Memory is hazy, but I was something like '94-'96 at Dickinson campus. And Ms. O'Rouke said she attend in '88--which, if I remember the rules about sperm (first-years) and nevermores (last-years), probably means she could not have attended any session of '94.
Not to doubt the veracity of your recollection. A commune of nerds like that is bound to eventually display some sort of eternal recurrence. We never shouted "Live, live, live," only the other three.
And I'm pretty sure Isaac and I attended together.
Wow, this is really interesting. I am willing to swear on my life that my adolescent hijinx got the thing started at Lancaster, but as I said, it morphed very quickly into the full-fledged version. That makes sense if there was already a preexisting "More More More" custom at other sites. I must have just accidentally stumbled onto an ongoing tradition. Given that the word was Sex and we were fourteen it wasn't that improbable.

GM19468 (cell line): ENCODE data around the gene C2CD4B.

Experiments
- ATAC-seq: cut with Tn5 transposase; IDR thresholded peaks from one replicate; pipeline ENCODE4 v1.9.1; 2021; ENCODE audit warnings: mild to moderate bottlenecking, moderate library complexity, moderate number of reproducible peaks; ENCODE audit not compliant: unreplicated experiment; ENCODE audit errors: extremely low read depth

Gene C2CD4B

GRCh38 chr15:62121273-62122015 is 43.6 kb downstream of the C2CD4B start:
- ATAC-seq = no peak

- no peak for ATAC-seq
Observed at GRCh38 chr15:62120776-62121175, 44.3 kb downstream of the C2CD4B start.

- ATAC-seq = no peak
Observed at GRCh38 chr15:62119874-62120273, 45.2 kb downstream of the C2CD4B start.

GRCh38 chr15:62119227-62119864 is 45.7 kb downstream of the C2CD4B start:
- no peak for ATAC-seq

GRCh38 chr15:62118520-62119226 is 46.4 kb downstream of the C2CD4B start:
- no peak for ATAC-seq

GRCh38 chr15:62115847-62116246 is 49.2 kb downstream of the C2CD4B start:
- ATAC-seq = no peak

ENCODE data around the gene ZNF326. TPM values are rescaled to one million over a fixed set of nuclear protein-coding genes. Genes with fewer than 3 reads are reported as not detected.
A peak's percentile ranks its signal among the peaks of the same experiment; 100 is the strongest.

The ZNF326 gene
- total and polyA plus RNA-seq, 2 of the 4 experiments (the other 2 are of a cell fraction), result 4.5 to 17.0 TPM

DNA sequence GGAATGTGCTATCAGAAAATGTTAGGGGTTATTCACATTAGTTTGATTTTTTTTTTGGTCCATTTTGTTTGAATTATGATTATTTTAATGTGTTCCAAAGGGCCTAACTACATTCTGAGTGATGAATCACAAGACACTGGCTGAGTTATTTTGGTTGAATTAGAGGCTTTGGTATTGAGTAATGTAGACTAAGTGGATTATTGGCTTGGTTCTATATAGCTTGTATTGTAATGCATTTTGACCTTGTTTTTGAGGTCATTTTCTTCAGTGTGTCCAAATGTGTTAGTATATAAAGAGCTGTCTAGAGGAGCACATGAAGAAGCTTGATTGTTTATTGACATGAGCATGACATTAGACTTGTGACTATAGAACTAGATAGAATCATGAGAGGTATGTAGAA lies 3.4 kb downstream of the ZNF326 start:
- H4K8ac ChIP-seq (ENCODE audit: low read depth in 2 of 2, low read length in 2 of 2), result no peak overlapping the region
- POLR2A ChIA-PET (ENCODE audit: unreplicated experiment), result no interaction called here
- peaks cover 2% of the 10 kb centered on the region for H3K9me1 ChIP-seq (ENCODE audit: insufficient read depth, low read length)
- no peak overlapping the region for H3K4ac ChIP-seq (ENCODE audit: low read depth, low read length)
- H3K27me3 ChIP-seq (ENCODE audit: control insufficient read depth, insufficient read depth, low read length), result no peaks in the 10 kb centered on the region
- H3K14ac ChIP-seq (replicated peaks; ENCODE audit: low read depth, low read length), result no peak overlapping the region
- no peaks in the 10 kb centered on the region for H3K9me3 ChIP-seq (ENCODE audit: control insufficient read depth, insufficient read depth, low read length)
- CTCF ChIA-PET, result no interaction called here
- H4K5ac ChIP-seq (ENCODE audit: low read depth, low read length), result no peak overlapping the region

So I'm not Anon, I'm just a half-assed Leibniz. I can live with that.
Well, I invented the llama sign. I think I also invented saying "We love you!" after the old traditional "Go home, nobody loves you!" though if I did invent it, it was in a moment of abnormal good feeling and emotional generosity, because it embarasses me now.
They sing The Eyelash Song ritually after dances, at least a F&M where I RA'd. Jess and Laura (Steve) invented that when they were roommates.
But that nobody remembers "Cows Are Freaky" is proof of the wickedness of the world. Still, when I was RA the kids spoke about John Rootabega like he was the god of some cargo cult. The silliness of the fathers is definitely visited on the sons. Unto, like, a mole of generations.